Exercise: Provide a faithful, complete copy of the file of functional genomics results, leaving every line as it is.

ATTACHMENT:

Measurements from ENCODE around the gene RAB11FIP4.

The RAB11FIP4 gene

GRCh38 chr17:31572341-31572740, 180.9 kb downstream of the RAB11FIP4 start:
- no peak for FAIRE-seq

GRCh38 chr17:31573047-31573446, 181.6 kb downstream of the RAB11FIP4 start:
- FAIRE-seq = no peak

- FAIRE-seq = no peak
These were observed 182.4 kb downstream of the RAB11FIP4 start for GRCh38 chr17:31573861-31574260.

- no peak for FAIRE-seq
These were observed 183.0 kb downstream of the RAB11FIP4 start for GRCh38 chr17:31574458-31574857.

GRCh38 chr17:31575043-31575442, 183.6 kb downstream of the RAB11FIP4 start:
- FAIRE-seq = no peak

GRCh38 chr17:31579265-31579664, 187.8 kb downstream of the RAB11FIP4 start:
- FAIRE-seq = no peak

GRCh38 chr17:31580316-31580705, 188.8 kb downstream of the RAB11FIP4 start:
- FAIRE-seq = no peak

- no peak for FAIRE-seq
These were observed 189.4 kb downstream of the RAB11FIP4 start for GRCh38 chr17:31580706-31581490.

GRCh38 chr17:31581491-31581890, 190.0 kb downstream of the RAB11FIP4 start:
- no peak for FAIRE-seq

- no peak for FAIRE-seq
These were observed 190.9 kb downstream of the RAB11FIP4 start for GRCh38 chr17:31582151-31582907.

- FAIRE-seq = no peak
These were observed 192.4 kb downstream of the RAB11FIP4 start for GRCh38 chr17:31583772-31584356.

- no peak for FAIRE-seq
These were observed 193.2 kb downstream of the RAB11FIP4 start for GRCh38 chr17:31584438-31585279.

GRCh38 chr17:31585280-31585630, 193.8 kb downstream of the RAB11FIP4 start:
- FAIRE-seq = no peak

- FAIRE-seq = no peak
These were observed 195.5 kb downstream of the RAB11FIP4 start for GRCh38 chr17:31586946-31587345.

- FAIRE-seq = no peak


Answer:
Measurements from ENCODE around the gene RAB11FIP4.

The RAB11FIP4 gene

GRCh38 chr17:31572341-31572740, 180.9 kb downstream of the RAB11FIP4 start:
- no peak for FAIRE-seq

GRCh38 chr17:31573047-31573446, 181.6 kb downstream of the RAB11FIP4 start:
- FAIRE-seq = no peak

- FAIRE-seq = no peak
These were observed 182.4 kb downstream of the RAB11FIP4 start for GRCh38 chr17:31573861-31574260.

- no peak for FAIRE-seq
These were observed 183.0 kb downstream of the RAB11FIP4 start for GRCh38 chr17:31574458-31574857.

GRCh38 chr17:31575043-31575442, 183.6 kb downstream of the RAB11FIP4 start:
- FAIRE-seq = no peak

GRCh38 chr17:31579265-31579664, 187.8 kb downstream of the RAB11FIP4 start:
- FAIRE-seq = no peak

GRCh38 chr17:31580316-31580705, 188.8 kb downstream of the RAB11FIP4 start:
- FAIRE-seq = no peak

- no peak for FAIRE-seq
These were observed 189.4 kb downstream of the RAB11FIP4 start for GRCh38 chr17:31580706-31581490.

GRCh38 chr17:31581491-31581890, 190.0 kb downstream of the RAB11FIP4 start:
- no peak for FAIRE-seq

- no peak for FAIRE-seq
These were observed 190.9 kb downstream of the RAB11FIP4 start for GRCh38 chr17:31582151-31582907.

- FAIRE-seq = no peak
These were observed 192.4 kb downstream of the RAB11FIP4 start for GRCh38 chr17:31583772-31584356.

- no peak for FAIRE-seq
These were observed 193.2 kb downstream of the RAB11FIP4 start for GRCh38 chr17:31584438-31585279.

GRCh38 chr17:31585280-31585630, 193.8 kb downstream of the RAB11FIP4 start:
- FAIRE-seq = no peak

- FAIRE-seq = no peak
These were observed 195.5 kb downstream of the RAB11FIP4 start for GRCh38 chr17:31586946-31587345.

- FAIRE-seq = no peak